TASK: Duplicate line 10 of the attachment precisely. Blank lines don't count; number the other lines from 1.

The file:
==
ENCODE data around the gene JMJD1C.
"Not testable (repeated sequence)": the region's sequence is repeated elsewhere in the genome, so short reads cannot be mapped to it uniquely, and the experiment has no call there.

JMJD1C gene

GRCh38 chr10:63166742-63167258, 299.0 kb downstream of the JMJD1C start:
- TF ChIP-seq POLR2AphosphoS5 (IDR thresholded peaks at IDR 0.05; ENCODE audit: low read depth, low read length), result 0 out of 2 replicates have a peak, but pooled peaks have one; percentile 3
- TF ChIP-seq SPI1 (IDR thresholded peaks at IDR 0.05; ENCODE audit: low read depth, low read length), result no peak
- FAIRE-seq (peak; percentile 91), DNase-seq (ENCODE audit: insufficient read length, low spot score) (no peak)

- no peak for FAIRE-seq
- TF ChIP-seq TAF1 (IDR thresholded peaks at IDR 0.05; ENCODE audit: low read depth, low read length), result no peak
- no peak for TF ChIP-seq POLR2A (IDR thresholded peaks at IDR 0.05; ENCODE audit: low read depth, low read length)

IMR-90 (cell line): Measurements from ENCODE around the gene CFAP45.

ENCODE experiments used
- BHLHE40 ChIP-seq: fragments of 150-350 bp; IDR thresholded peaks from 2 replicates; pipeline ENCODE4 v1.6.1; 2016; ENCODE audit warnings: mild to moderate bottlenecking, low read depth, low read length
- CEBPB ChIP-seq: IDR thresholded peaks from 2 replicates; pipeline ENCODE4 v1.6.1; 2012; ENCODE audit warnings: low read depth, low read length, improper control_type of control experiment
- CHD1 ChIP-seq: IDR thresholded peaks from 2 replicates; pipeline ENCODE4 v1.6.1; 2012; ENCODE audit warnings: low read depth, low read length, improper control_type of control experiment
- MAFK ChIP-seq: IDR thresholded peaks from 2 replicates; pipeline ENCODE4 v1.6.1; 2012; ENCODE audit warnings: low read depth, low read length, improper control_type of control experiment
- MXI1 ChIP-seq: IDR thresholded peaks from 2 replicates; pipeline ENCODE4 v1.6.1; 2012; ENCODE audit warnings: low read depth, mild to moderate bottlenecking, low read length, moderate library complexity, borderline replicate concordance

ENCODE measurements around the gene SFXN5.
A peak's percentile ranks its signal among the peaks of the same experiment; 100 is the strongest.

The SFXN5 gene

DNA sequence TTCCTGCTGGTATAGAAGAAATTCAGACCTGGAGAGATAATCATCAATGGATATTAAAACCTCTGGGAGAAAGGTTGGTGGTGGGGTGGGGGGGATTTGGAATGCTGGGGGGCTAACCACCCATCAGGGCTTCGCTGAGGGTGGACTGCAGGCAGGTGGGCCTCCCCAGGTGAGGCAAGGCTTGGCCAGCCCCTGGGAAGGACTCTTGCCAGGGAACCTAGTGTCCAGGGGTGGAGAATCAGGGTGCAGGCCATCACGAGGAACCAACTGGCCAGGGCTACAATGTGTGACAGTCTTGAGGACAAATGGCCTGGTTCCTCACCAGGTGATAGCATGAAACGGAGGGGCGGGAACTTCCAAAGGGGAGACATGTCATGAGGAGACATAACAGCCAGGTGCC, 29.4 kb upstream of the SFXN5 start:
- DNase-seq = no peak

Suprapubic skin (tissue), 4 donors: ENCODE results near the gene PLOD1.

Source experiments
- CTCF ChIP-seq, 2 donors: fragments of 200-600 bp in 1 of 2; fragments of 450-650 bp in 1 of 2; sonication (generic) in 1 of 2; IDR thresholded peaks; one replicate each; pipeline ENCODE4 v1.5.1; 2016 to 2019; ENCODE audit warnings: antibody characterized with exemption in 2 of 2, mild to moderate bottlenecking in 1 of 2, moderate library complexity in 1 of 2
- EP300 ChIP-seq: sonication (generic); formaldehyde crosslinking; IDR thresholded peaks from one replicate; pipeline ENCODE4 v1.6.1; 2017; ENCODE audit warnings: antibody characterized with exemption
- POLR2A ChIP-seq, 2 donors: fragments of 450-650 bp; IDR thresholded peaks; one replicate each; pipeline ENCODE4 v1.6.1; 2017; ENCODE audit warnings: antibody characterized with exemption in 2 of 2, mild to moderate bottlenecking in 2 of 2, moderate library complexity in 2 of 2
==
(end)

- no peak for TF ChIP-seq POLR2A (IDR thresholded peaks at IDR 0.05; ENCODE audit: low read depth, low read length)